First off, let me state that you have forgotten more about backpacking than I will ever know. I really enjoy your frequent posts here and your willingness to share your knowledge. Thank you. As to your question about more efficient alcohol use, I will answer it the best I can an with any luck, won't be laughed off these forums.
To become more efficient I did several (mostly common sense) things:
a) Like you guessed, I cooked often but I didn't always cook. I carried food out with me of towns that I could just carry and eat. Fresh fruit, a sandwich, that type of thing. Might only save fuel for a meal or two, but hey, it all adds up. This was much easier to do in Northern California and Southern Oregon when late summer weather made for some very balmy evenings. Harder to do in Washington, when we had long stretches in the 20s and low 30s in a deep cold spell for early October.
b) Use of a Caldera Cone and setting up in places where it was not breezy. I loved this system - to me, much less fiddle factor than most windscreens and worked better. I like the entire concept - the stand, the customized design for the pot, the efficiency. The only downsize it took more room to store than other systems.
c) Use of a wide, rather than a narrow, pot. Yes, it weighed more (Evernew 1.4 L) and took more volume but it also has more surface area and in my most unscientific testing, seems to boil much faster than the narrower profile pots.
d) Cooking with warmer water. Carry a bit of water with you beginning in late afternoon for the sole purpose of cooking. The ambient air temperature / sun will warms it up considerably, you waste a lot less fuel than heating up cold water.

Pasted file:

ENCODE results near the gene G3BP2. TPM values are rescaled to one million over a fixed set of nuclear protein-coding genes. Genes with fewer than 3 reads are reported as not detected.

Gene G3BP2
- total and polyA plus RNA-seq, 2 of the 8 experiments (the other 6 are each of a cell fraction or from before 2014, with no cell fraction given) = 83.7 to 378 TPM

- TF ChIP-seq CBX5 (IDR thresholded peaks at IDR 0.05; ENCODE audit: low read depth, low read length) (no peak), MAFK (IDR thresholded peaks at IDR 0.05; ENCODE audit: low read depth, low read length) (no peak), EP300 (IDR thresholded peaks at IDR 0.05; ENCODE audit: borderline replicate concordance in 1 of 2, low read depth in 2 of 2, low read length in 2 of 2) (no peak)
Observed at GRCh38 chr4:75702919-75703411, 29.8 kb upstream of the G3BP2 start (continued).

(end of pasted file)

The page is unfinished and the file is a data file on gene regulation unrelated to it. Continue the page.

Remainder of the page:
e) Using less water and less alcohol when I cook. Seems fairly basic, but really, I would try to use the least water/alcohol necessary for the job. I also used a pot cozy, which would allow me to get the water to a boil, add the food and then put it in the cozy, allowing for food to "cook" when off the stove. A tiny plastic measure cup really works well. (Freezer bag cooking worked as well - used the cozy for the food bag.)
f) Cooking stuff that didn't need long to cook. I chose foods that minimized cooking times. Wasn't always the most nutritious, and I cringe to think what I consumed in vast quantities on that hike, but it's amazing what seems delicious after hiking 25 miles.
g) Quickly opening/closing alcohol container - it evaporates quickly and will absorb water from the air. I have no idea how much you will lose or how much of a difference this truly makes, but I was quick to open and close containers. And I found using an old plastic water bottle (one that was complete dried out) worked better than some of the HEET bottles, which sometimes leaked for whatever reason. Just mark the bottle with something to indicate that it is fuel, not water.)
h)If I were to do it again, I'd paint the bottom of my cooking pot!
What techniques and ideas do you employ to gain greater stove efficiency?